“My father passed away when I was in my early 20s, so the idea of a son coming to grips with his father who’s dying is something that’s very personal to me,” he says. I’m from the South, so I feel like I know the [characters] in the show – people who are big, but not cocky. And growing up in a generation without TV and Internet, we used our imaginations. We [still] try to keep what Edward has – imaginative storytelling. It’s a beautiful part of human nature.”
Previous productions of Big Fish have been staged with grand set pieces, elaborate costumes and explosive lighting design, but Keegan Theatre is staying true to the script and keeping the set minimal.
“The set is pretty adaptable – a blank space or abstract if we need it,” Smith says. “We want the audience to come in with a sense of wonder that I think we can often lose [as we age]. We see Edward have it and Will regain it, so we want the atmosphere to have a sense of wonder.”
Van Why encourages local theatergoers to see the play because “we live in a world that’s getting smaller and smaller by the minute, and any opportunity we can take to dream big and look outward, we need.”
Keegan Theatre’s production of Big Fish is sure to reel you in from the opening sequence. With tales of wonder, magic and genuine human connection running rampant throughout the musical, your emotions – and your imagination – will be ignited.
Big Fish runs from August 5 to September 2 at Keegan Theatre. Tickets start at $45. Go to www.keegantheatre.com for more information.
Keegan Theatre: 1742 Church St. NW, DC; 202-265-3767; www.keegantheatre.com
Are you planning your next date night, girls’ night out, a night out with the family or a special treat for yourself? Look no further because the Little Theatre of Alexandria’s (“LTA”) production of Legally Blonde the Musical is the show you won’t want to miss. Hearts will be warmed on August 1 at 8 p.m. as Morgan Arriviaga takes the stage as Elle Woods, “a fun, fabulous, fashionista who has it all – that is until her boyfriend dumps her to attend Harvard Law School.”
The musical originally opened on Broadway in 2007, and is based on the 2001 book by Amanda Brown and the movie of the same name. Ten years after its Broadway debut, the show has wowed audiences around the world – performing two U.S. tours, and a year in both London and Australia. Legally Blonde has earned seven Tony Award nominations and won many domestic and international honors.
To be honest, this show is one for the women. Female empowerment can be found in every aspect of this production. In fact, the female synergy is even behind the scenes. With Mary Beth Smith Toomey at the helm as co-producer, patrons are in the most qualified hands. Toomey has produced 56 musicals with the Little Theatre of Alexandria. She loves working with the theater, and attributes its success to high-quality professional performers and a supportive environment.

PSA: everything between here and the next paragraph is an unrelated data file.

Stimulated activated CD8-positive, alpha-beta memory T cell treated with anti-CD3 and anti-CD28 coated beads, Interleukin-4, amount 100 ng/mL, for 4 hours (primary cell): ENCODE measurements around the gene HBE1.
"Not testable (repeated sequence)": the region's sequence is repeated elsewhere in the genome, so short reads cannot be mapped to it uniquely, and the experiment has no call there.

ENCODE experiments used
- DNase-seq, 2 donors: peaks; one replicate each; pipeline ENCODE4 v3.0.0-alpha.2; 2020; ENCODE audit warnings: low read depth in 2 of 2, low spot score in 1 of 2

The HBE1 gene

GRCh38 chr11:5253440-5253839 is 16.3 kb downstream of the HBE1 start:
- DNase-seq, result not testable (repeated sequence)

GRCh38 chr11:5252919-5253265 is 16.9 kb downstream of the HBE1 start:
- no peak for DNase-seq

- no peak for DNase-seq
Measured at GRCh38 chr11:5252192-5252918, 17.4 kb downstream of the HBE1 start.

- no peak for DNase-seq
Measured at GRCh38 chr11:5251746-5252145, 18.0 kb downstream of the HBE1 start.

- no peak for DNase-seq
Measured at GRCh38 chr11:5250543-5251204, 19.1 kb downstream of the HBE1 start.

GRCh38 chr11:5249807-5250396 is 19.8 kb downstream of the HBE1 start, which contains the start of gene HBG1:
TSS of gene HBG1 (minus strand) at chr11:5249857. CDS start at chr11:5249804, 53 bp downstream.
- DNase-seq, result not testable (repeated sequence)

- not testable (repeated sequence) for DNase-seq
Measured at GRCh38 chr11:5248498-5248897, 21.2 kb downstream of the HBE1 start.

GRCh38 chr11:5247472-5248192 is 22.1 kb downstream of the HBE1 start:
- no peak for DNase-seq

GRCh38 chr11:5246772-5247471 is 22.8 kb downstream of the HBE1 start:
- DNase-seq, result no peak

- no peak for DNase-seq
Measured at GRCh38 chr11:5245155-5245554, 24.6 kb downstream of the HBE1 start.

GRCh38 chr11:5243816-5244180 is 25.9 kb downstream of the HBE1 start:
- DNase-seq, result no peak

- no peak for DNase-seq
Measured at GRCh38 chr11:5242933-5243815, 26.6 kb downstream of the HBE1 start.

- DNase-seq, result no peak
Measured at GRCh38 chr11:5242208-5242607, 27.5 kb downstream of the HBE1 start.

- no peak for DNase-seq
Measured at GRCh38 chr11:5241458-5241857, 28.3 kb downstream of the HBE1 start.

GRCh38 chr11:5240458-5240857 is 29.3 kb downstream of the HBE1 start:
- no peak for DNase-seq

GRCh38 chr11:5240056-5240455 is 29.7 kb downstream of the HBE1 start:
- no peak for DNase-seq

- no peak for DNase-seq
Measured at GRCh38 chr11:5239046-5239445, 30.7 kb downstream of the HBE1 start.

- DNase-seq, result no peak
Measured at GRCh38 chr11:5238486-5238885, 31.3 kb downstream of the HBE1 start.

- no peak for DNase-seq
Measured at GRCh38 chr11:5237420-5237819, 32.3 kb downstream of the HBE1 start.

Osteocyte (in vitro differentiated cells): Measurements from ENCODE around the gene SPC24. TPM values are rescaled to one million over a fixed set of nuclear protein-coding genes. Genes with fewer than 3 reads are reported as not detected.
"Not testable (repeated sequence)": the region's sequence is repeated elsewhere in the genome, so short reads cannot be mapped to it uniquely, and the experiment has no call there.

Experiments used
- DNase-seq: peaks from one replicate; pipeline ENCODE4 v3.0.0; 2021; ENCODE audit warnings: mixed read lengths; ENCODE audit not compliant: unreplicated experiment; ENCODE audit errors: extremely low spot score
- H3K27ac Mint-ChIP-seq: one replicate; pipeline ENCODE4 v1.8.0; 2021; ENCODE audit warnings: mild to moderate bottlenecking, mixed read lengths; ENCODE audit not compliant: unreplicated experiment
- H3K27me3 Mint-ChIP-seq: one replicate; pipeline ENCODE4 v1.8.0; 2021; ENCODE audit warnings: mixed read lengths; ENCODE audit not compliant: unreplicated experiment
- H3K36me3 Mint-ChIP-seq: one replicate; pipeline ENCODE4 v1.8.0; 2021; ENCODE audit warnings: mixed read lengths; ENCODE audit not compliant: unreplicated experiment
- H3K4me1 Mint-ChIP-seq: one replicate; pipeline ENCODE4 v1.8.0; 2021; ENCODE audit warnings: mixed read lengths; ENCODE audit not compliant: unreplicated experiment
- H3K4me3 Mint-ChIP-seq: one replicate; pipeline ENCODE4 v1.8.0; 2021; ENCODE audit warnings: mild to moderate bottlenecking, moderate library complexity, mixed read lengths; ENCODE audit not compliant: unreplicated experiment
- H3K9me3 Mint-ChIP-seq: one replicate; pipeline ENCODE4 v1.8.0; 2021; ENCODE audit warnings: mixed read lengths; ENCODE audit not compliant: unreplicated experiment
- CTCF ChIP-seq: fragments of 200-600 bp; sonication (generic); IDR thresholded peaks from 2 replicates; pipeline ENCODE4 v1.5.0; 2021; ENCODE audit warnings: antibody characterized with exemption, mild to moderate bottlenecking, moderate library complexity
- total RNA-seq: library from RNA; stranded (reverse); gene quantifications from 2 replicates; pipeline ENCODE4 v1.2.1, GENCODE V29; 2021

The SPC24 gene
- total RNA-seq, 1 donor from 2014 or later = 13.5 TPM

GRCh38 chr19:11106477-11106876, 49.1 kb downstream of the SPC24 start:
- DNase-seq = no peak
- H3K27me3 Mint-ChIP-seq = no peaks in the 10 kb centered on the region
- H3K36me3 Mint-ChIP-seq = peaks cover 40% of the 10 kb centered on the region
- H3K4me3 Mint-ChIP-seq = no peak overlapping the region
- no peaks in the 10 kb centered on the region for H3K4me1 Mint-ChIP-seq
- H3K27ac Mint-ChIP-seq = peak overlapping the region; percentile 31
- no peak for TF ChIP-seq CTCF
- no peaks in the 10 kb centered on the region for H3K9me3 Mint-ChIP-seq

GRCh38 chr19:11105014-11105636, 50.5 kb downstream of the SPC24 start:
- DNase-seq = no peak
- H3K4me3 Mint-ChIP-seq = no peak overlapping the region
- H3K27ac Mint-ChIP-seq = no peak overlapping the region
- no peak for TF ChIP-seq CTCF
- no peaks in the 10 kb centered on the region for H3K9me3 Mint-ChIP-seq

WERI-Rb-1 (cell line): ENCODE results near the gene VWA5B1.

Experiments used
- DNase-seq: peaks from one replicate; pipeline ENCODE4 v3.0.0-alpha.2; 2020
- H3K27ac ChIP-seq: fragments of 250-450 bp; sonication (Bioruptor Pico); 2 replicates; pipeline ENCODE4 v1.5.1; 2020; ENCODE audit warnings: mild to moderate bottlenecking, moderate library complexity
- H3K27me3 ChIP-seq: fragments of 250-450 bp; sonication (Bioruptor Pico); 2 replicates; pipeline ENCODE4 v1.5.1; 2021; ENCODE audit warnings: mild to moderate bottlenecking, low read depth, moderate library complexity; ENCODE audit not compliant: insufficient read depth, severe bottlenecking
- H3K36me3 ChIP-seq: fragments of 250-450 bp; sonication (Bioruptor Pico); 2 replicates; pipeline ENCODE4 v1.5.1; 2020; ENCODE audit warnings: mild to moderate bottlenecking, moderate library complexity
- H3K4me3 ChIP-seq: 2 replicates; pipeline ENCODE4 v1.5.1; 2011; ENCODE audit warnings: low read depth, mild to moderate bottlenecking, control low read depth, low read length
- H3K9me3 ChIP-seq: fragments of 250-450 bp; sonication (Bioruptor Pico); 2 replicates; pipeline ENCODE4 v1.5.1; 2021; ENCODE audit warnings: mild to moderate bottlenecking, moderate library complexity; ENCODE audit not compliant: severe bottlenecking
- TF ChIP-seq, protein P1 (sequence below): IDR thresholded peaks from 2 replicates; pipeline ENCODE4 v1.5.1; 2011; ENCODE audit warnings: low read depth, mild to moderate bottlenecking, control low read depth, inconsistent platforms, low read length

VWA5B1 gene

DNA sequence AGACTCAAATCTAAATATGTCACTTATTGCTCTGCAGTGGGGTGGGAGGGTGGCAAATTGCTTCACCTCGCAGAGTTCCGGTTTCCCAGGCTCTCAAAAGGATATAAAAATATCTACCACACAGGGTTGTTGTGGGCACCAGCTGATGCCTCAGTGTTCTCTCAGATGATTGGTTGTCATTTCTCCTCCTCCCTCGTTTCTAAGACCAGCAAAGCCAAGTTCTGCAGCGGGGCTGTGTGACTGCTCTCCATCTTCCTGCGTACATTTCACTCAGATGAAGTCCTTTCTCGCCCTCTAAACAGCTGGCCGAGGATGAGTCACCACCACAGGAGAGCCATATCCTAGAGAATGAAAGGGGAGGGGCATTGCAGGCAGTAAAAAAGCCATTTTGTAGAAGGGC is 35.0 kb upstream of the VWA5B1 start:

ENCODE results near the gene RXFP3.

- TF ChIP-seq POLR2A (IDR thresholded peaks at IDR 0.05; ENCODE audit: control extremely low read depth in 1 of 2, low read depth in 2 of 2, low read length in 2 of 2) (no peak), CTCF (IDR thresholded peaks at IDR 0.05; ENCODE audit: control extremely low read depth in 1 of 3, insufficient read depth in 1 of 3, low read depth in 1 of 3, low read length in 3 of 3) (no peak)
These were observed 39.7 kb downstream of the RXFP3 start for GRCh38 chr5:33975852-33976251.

According to their website, “LTA is the oldest award-winning theater in the Washington metro area and one of the few community theaters in the country with its own building and an ambitious seven-show season.” Proud of its rich heritage, LTA is excited about its future and their production of Legally Blonde.
“This musical is so much fun!” says Arriviaga, as she sits in the elegant Green Room at 600 Wolfe St. She explains that while this show is fun and full of laughs, it “may not be what you expect it to be…this show has an [essential] message.”
While preparing for rehearsal, Arriviaga recalls the lessons learned from playing Elle as they relate to the everyday experiences lived by most women. The inappropriate and unwarranted sexual advances and the assumptions of career advancements deriving from “consensual” sex are fundamental themes in Legally Blonde. One may think this could put a damper on the fun, but the fine attention to social issues in the inspiring, cheerful and comical musical selections makes this show one worth seeing.
The Little Theatre of Alexandria: 600 Wolfe St. Alexandria, VA; 703-683-5778; www.thelittletheatre.com
You might be tempted to dress in your jazz club best when you head to Anacostia Playhouse to see Lady Day perform every weekend from Thursday to Sunday through August 6. Once you make it past the box office, you’re whisked past a bright “Bar” sign as the staccato piano and deep, sensual jazz bass call for you to step inside Emerson’s Bar & Grill, a rundown bar in South Philly in 1959, where you’re witnessing one of Billie Holiday’s final performances.